8. Pharmacists won’t treat us the same if we don’t sit the exam.

 

Answer: See the last sentence in no. 7. 

 

This is sadly true and my biggest reason for wanting to sit the exam. I don’t like people thinking I have been given a handout. But as you have said, it’s about the public, not pharmacists’ opinions.

 

9. There are pharmacists on the register who didn’t sit an exam.

 

Answer: Practice evolves. Before 1868, people didn’t need to be pharmacists or have a degree to sell dangerous drugs. So by extension of your logic – if it was once okay then it must be now – we could do away with the degree and the profession too.

 

Again, evolving and patient safety should be the only concern. So I will ask again, is the exam the only and best way to prove competence, and thus ensure patient safety, during a pandemic? If so, can it logistically be done? If not, what is option 2? This also answers 13, 14 and 16.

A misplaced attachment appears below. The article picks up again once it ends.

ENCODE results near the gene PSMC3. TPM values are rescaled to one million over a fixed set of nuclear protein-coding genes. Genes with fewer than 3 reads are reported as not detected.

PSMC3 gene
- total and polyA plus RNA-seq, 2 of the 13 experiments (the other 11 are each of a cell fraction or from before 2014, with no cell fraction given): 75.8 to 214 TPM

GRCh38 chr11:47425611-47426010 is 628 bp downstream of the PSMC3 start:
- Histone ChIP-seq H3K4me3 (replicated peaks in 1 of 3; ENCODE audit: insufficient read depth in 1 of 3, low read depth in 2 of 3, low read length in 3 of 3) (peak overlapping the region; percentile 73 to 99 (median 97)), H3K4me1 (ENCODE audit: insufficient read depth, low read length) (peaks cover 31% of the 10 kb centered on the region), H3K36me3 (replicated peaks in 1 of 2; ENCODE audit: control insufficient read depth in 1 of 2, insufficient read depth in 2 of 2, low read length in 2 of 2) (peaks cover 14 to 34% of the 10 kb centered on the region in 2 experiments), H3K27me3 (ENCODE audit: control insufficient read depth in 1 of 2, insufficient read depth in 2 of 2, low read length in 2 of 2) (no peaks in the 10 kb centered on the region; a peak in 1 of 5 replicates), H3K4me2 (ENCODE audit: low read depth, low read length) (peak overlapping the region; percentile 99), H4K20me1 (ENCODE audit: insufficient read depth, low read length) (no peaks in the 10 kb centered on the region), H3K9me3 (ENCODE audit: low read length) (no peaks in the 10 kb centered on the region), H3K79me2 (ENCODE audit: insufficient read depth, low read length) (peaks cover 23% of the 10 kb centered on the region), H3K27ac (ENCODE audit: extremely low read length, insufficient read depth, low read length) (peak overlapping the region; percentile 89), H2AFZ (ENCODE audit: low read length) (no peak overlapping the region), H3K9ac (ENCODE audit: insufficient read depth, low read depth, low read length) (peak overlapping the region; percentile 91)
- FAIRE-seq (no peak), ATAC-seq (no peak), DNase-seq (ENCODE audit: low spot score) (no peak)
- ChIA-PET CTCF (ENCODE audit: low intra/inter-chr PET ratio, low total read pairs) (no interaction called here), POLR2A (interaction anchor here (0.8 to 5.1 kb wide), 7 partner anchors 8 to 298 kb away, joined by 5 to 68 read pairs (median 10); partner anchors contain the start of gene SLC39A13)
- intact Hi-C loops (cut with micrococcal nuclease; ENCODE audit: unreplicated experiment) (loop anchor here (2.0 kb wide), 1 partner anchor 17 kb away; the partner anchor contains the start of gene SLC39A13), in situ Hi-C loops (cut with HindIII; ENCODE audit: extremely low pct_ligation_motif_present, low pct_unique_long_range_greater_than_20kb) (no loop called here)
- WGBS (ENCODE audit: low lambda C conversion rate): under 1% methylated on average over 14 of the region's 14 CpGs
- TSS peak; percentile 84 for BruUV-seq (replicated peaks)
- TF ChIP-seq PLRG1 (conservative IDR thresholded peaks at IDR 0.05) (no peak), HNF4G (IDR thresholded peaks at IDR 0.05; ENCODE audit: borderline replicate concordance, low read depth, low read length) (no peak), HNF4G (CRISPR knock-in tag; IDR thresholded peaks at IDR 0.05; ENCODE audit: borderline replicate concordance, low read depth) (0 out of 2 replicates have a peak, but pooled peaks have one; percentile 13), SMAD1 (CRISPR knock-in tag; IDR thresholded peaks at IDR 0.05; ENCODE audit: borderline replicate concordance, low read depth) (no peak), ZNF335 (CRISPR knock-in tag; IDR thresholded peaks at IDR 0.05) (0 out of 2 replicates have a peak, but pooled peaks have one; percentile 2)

10. I’m busy, I don’t have time to sit it.

 

Answer: Working life do be like that, but it’s not about you. It’s about the public. The public. The people you’re joining a profession to care for and protect.

 

The issue here is that the exam requires study which requires time. Not only will we be working full time, but we will also be working during the second wave and won’t get the same support. People will fail who would otherwise have passed and this proves that it will not reflect competence or practice.

 

11. They shouldn’t have put us on the register in the first place if they were going to insist on an exam!